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My lab: remote and rural healthcare

Chloe Clapham, Clinical Laboratories Quality Manager at Balfour Hospital, gives a guided tour of her Orkney lab.

Kirkwall Hospital and Healthcare Facility

Orkney consists of over 70 islands off the north-eastern tip of Scotland. Famed for its breath-taking wildlife, unspoilt beaches, wild weather, and Neolithic heritage, Orkney is a prime example of “remote and rural” healthcare.  

The multidisciplinary laboratory, located at Balfour Hospital, is staffed by a dedicated and flexible team of seven biomedical scientists and four medical laboratory assistants, who work to maintain a continual service in ever-changing and difficult circumstances. Simple tasks – such as sample transport, ordering, recruitment and service engineer visits – are a few examples of how this remote locale adds an additional layer of complexity to providing a diagnostic service.

Serving a population of around 22,000, the laboratory provides biochemistry, haematology and microbiology services to the hospital, as well as GP surgeries (six on Orkney mainland and nine on the islands scattered towards the horizons). 

Daily samples are received via small passenger ferries and even smaller propeller aircraft. In the dark winter months travel disruptions are the norm, with flights grounded due to high winds, ferries cancelled due to stormy seas and the closure of the Churchill Barriers, which link the south-eastern islands of South Ronaldsay and Burray to the main island. When the wind does drop, thick fog can roll in, grounding flights and cutting the islands off from the Scottish mainland. 

Measures are in place to actively ensure that the service is maintained. Orders are placed far in advance as prolonged delays or re-ordering can result in service limitations, such as running one analyser to conserve reagents, or extending on-call services in the event of a reduced point-of-care repertoire.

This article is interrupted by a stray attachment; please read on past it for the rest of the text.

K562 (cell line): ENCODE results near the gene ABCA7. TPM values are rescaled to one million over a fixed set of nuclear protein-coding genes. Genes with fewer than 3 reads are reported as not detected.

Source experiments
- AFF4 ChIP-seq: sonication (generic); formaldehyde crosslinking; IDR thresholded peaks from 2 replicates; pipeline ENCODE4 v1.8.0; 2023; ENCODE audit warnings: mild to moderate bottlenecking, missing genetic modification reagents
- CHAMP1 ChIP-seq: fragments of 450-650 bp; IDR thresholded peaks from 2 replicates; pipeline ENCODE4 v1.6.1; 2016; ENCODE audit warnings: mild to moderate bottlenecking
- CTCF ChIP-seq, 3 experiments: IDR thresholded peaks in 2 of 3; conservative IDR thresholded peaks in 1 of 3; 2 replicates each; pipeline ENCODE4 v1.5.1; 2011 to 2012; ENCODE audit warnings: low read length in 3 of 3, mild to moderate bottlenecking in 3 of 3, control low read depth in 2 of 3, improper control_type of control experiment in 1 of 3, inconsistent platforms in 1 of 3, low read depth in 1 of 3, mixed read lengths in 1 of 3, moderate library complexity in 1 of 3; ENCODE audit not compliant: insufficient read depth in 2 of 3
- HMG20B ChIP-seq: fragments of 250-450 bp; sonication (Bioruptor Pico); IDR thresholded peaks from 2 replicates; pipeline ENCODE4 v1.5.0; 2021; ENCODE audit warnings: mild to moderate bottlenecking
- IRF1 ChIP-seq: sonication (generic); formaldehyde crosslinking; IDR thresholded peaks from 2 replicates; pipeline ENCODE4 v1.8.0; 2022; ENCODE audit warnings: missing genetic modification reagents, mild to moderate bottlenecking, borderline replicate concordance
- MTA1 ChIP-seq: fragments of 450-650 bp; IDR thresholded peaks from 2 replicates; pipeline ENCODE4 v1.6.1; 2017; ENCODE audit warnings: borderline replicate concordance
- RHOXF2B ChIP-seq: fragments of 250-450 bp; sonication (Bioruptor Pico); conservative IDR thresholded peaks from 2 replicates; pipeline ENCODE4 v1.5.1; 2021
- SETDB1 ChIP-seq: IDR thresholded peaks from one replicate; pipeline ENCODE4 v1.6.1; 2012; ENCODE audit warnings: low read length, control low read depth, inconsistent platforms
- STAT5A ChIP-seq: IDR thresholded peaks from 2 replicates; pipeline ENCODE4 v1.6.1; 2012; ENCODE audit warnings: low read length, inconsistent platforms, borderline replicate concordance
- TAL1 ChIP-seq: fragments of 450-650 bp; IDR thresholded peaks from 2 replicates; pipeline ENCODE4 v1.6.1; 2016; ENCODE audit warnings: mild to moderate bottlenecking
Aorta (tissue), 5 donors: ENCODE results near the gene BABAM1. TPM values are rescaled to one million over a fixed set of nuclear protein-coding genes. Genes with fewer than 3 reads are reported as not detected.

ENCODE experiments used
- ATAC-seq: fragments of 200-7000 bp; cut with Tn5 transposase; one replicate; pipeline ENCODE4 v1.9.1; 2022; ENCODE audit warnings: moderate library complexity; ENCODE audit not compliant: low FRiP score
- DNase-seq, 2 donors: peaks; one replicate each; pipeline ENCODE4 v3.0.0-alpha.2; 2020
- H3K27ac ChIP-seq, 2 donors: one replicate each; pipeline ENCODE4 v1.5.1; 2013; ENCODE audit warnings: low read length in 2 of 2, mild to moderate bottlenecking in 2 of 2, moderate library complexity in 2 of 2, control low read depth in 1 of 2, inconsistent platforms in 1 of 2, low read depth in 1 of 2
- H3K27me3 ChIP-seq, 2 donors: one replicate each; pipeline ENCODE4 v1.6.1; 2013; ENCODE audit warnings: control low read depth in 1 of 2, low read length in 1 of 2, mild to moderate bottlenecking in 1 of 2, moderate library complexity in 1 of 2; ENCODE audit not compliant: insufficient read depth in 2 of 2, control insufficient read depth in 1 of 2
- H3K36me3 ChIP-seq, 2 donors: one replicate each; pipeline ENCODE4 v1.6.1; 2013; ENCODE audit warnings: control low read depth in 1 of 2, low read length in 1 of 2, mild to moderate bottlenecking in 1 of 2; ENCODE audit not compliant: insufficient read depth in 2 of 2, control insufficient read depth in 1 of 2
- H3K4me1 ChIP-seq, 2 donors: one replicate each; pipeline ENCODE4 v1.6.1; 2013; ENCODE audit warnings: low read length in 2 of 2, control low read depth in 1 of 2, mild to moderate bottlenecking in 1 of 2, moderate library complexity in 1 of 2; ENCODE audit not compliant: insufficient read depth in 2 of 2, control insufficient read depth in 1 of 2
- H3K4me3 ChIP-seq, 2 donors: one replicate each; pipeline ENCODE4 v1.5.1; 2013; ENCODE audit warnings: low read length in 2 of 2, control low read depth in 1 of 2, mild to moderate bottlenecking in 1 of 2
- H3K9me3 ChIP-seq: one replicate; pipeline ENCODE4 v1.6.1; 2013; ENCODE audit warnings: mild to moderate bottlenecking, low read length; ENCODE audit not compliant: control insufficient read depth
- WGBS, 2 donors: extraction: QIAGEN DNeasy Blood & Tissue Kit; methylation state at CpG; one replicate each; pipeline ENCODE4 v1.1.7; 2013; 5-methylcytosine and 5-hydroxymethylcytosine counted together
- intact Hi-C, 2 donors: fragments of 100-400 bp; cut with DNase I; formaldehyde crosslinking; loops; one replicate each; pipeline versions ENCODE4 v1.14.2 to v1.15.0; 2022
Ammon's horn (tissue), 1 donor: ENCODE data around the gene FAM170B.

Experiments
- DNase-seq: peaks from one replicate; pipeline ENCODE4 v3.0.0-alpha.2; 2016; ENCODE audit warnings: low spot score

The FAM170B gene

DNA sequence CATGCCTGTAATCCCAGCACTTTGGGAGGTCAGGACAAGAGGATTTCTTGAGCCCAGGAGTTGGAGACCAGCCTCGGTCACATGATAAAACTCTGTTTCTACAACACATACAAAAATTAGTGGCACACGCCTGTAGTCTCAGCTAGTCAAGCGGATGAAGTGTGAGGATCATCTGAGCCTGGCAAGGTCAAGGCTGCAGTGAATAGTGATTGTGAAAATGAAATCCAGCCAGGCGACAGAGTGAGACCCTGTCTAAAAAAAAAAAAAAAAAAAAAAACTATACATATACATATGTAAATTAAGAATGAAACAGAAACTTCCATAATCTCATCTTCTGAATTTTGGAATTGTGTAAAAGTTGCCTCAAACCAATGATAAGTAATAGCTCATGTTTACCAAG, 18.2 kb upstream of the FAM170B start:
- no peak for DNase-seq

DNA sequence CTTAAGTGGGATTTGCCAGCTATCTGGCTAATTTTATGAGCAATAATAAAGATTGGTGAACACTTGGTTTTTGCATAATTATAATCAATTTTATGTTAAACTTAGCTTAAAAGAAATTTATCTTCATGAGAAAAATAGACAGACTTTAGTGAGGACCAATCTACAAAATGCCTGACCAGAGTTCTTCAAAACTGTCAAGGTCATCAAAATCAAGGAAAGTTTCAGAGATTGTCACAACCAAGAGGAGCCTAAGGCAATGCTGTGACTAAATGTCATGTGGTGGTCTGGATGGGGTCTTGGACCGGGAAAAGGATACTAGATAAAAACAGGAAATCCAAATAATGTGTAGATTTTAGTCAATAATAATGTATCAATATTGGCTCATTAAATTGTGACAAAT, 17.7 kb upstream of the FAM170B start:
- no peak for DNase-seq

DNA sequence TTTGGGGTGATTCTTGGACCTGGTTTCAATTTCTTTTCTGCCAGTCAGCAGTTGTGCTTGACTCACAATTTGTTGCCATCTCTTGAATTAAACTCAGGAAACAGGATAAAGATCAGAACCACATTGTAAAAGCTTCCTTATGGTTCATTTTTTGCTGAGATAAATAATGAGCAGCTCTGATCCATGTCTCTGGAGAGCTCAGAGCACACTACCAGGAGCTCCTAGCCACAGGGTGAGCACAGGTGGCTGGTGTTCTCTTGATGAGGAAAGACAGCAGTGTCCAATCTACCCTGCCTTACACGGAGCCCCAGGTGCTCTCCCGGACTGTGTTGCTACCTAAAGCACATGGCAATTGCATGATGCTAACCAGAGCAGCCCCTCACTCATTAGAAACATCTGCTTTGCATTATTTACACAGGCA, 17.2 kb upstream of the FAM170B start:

In extreme cases, samples may have to be referred to Aberdeen, 180 miles away, by aircraft. Consequently, staff receive additional training in order to troubleshoot and repair analyser problems. However, since the implementation of a Managed Service Contract in 2016, duplicate analysers and a new point-of-care service provide much needed resilience to lessen these risks.

As a multidisciplinary service, all staff receive comprehensive on-site training in biochemistry and haematology. With a staff base largely consisting of non-transfusion specialities, the laboratory delivers a pioneering blood transfusion service whereby samples are sent via air to the Scottish National Blood Transfusion Service (SNBTS) 
in Aberdeen.  

This can result in delays ranging from a few hours to two days, and once SNBTS staff have tested samples, blood components are electronically issued on site by Orkney biomedical staff. Approximately 50 samples a month are referred for testing and the laboratory holds group O blood only, with a total of 14 O negative, 14 O positive and four emergency O negative units. There is also a small stock of FFP, cryoprecipitate and octaplas. If required, blood is crossmatched in Aberdeen and transported to Orkney.  

The challenging and varied nature of specialising in remote and rural pathology combined with island living makes working at NHS Orkney a truly unique experience.

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